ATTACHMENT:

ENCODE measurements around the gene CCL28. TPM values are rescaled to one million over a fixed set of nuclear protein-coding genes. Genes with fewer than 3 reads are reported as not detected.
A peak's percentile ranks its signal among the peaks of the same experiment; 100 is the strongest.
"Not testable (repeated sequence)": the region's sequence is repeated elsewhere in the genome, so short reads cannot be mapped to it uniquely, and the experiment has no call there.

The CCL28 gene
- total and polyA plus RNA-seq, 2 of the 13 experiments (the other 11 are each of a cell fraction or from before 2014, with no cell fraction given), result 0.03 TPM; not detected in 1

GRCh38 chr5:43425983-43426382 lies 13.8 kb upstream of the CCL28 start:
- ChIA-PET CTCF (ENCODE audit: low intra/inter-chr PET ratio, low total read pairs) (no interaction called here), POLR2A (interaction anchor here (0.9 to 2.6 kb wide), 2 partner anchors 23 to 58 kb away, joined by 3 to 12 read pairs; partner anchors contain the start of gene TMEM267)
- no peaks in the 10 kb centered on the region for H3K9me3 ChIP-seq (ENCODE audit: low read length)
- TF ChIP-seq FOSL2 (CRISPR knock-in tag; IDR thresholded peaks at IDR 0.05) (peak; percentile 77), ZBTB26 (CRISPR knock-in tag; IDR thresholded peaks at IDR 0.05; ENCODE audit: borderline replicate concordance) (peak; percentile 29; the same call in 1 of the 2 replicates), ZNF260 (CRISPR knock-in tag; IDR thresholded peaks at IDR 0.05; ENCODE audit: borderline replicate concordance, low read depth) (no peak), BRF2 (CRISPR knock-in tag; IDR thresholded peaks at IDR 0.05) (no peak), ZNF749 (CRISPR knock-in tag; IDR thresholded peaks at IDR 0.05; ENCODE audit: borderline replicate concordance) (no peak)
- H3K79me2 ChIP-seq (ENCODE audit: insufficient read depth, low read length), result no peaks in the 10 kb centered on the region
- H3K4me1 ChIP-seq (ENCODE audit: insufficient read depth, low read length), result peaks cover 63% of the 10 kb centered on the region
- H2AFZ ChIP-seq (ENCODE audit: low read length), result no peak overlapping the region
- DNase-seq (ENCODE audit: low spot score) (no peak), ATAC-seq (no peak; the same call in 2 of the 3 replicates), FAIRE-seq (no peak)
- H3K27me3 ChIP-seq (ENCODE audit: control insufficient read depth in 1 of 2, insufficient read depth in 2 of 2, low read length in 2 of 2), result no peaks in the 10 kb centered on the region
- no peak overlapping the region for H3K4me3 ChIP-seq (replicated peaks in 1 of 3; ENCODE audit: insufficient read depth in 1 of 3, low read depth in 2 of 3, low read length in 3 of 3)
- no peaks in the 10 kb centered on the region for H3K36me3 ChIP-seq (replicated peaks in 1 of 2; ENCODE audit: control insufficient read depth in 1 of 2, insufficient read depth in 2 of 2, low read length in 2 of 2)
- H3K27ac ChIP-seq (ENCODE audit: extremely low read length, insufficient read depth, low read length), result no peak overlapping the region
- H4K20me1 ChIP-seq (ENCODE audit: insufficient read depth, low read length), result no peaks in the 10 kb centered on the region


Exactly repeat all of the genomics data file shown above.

ENCODE measurements around the gene CCL28. TPM values are rescaled to one million over a fixed set of nuclear protein-coding genes. Genes with fewer than 3 reads are reported as not detected.
A peak's percentile ranks its signal among the peaks of the same experiment; 100 is the strongest.
"Not testable (repeated sequence)": the region's sequence is repeated elsewhere in the genome, so short reads cannot be mapped to it uniquely, and the experiment has no call there.

The CCL28 gene
- total and polyA plus RNA-seq, 2 of the 13 experiments (the other 11 are each of a cell fraction or from before 2014, with no cell fraction given), result 0.03 TPM; not detected in 1

GRCh38 chr5:43425983-43426382 lies 13.8 kb upstream of the CCL28 start:
- ChIA-PET CTCF (ENCODE audit: low intra/inter-chr PET ratio, low total read pairs) (no interaction called here), POLR2A (interaction anchor here (0.9 to 2.6 kb wide), 2 partner anchors 23 to 58 kb away, joined by 3 to 12 read pairs; partner anchors contain the start of gene TMEM267)
- no peaks in the 10 kb centered on the region for H3K9me3 ChIP-seq (ENCODE audit: low read length)
- TF ChIP-seq FOSL2 (CRISPR knock-in tag; IDR thresholded peaks at IDR 0.05) (peak; percentile 77), ZBTB26 (CRISPR knock-in tag; IDR thresholded peaks at IDR 0.05; ENCODE audit: borderline replicate concordance) (peak; percentile 29; the same call in 1 of the 2 replicates), ZNF260 (CRISPR knock-in tag; IDR thresholded peaks at IDR 0.05; ENCODE audit: borderline replicate concordance, low read depth) (no peak), BRF2 (CRISPR knock-in tag; IDR thresholded peaks at IDR 0.05) (no peak), ZNF749 (CRISPR knock-in tag; IDR thresholded peaks at IDR 0.05; ENCODE audit: borderline replicate concordance) (no peak)
- H3K79me2 ChIP-seq (ENCODE audit: insufficient read depth, low read length), result no peaks in the 10 kb centered on the region
- H3K4me1 ChIP-seq (ENCODE audit: insufficient read depth, low read length), result peaks cover 63% of the 10 kb centered on the region
- H2AFZ ChIP-seq (ENCODE audit: low read length), result no peak overlapping the region
- DNase-seq (ENCODE audit: low spot score) (no peak), ATAC-seq (no peak; the same call in 2 of the 3 replicates), FAIRE-seq (no peak)
- H3K27me3 ChIP-seq (ENCODE audit: control insufficient read depth in 1 of 2, insufficient read depth in 2 of 2, low read length in 2 of 2), result no peaks in the 10 kb centered on the region
- no peak overlapping the region for H3K4me3 ChIP-seq (replicated peaks in 1 of 3; ENCODE audit: insufficient read depth in 1 of 3, low read depth in 2 of 3, low read length in 3 of 3)
- no peaks in the 10 kb centered on the region for H3K36me3 ChIP-seq (replicated peaks in 1 of 2; ENCODE audit: control insufficient read depth in 1 of 2, insufficient read depth in 2 of 2, low read length in 2 of 2)
- H3K27ac ChIP-seq (ENCODE audit: extremely low read length, insufficient read depth, low read length), result no peak overlapping the region
- H4K20me1 ChIP-seq (ENCODE audit: insufficient read depth, low read length), result no peaks in the 10 kb centered on the region